Project – Recreating Michelangelo’s “Battle of Cascina” In 3D

When I saw the title of this news item: “Bringing Lost Art Back From the Grave via 3D Printing”, my assumption was that these would be projects that “filled” in the missing pieces of famous sculptures like the arms for the Venus de Milo. Instead this is a report on a project to recreate a Michelangelo painting that no longer exists; called the “Battle of Cascina”.

Turns out the original painting was never completely finished and then was destroyed by a jealous rival artist. As luck would have it, there are some of Michelangelo’s preparatory drawings still available. Also, some less notable artists made copies of the original composition; which can be used to recreate the painting.

An artist, named Mushogenshin, took on the project to recreate Michelangelo’s “Battle of Cascina” as individual 3D printed sculptures. Mushogenshin launched a kickstarter project that did not meet it’s funding goal. As a result he has been continuing the project on a part-time basis.

“I started preparing for the project, on and off, since May 2014 by shooting photo reference for anatomical details, employing a big turntable I built in April 2013. In mid-July 2014 I quit one of my day jobs so that I could dive into sculpting the figures.”

Source w/video:


Digitizing the World

Imagine if 3D scanners were as common as a cell phone camera (or for that matter cameras and scanners integrated together). For beginners, 3D modeling would seem to be easier to become involved with if you had 3D renderings to start your projects with. Well, if your tablet or cell phone had a 3D scanner embedded you might be more inclined to start modeling the world around you.

Intel has been working on adding 3D scanning capabilities to portable devices with a technology they call RealSense:

“The idea is you go out, you see something you like and you just capture it,” Krzanich explained. He said consumer tablets with built in 3D scanners will hit the market in the third or fourth quarter of 2015, with Intel also working on putting the 3D scanning cameras on drones.

As a gentleman mentions in the comments, no word yet on the resolution. Still, this seems like a very important development. Making 3D scanning more common place can only feed grow in the 3D printing industry.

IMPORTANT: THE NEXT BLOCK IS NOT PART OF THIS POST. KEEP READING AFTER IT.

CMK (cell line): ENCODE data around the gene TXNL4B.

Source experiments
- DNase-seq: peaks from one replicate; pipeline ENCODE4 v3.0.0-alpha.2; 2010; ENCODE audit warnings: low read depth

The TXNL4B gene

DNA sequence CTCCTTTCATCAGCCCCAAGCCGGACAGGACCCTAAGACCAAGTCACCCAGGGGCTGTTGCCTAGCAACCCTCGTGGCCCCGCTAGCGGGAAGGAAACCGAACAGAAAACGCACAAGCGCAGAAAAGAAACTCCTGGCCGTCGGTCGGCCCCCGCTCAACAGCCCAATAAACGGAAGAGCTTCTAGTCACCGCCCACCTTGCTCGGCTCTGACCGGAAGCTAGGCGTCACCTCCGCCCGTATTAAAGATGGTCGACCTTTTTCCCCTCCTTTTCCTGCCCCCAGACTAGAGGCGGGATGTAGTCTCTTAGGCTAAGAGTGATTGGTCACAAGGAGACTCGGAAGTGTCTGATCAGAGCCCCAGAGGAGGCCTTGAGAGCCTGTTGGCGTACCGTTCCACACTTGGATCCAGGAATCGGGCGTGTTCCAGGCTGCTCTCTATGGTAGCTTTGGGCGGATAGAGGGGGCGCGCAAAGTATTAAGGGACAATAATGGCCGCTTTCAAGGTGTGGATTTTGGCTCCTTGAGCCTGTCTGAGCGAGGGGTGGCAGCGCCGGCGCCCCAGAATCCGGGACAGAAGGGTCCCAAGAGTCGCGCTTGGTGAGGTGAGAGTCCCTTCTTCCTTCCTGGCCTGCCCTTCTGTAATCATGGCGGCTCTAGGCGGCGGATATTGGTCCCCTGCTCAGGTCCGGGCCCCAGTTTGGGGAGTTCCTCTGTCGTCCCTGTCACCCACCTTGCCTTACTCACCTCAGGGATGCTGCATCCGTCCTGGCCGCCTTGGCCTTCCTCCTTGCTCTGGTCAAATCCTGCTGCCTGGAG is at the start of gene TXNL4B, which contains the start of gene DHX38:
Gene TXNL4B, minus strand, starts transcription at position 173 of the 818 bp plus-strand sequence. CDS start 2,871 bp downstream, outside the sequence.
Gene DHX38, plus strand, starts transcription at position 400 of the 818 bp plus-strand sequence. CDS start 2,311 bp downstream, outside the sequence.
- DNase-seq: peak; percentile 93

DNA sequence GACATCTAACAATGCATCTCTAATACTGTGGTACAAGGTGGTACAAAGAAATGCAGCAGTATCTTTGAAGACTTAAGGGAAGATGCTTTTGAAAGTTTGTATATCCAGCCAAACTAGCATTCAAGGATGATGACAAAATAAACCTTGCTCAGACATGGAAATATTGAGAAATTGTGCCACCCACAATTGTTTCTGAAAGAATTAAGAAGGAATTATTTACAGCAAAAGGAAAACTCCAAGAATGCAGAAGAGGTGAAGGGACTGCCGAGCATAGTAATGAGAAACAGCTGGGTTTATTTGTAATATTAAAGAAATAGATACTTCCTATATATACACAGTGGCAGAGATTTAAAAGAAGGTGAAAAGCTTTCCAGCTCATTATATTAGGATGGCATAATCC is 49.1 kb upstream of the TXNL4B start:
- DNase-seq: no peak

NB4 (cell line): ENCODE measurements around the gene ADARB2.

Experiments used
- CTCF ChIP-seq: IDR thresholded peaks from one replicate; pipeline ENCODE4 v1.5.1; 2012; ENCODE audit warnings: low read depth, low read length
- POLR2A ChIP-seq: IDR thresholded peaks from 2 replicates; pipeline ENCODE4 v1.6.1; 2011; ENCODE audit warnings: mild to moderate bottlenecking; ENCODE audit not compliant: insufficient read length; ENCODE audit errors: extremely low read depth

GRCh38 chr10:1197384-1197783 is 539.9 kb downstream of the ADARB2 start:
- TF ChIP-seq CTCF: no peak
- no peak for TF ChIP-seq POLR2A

Intel RealSense site:

Blender 2.7

Blender has released a new version; 2.70. Just like the application itself, most of the enhancements to blender aren’t of interest to me since my focus is on 3D modeling and not animation or game design.

What did pique my interest is the revamp of its user interface. As luck has it, I’ve barely gotten started with my learning curve. So, I don’t have a lot invested in the old UI.

The revamped user interface now comes with a tabbed toolbar, allowing users to organize tools into categories, while support for editing multiple buttons at once has also been added. The Transform tools also gain a mode for entering expressions and units. Other changes were done to improve lists, header menus, tooltips, buttons, menus and more.

Improvements to the modeling include:

The Laplacian Deform modifier was added to pose a mesh while preserving geometric details of the surface, and a new wireframe modifier allows you transform your mesh into a wireframe representation. The boolean modifier now supports ngons, and there are improvements to the bevel, screw and triangulate modifiers. The bevel tool now offers more control over the bevel profile and results, and the knife tool was improved as well.

At this point in my learning, the majority of the above went over my head. I was thinking of making a snarky remark about finally supporting ngons (because I haven’t a clue what they are). Turns out that an ngon is a polygon with more than four sides. The thought of applying boolean logic to a polygon underscores, for me, how much I have yet to learn.

I’m not sure if the 64-bit version is a new offering or not but I’m off to download it. If any reader is aware of a good tutorial for the new UI features, please share it in the comments… thanks.


64-bit download: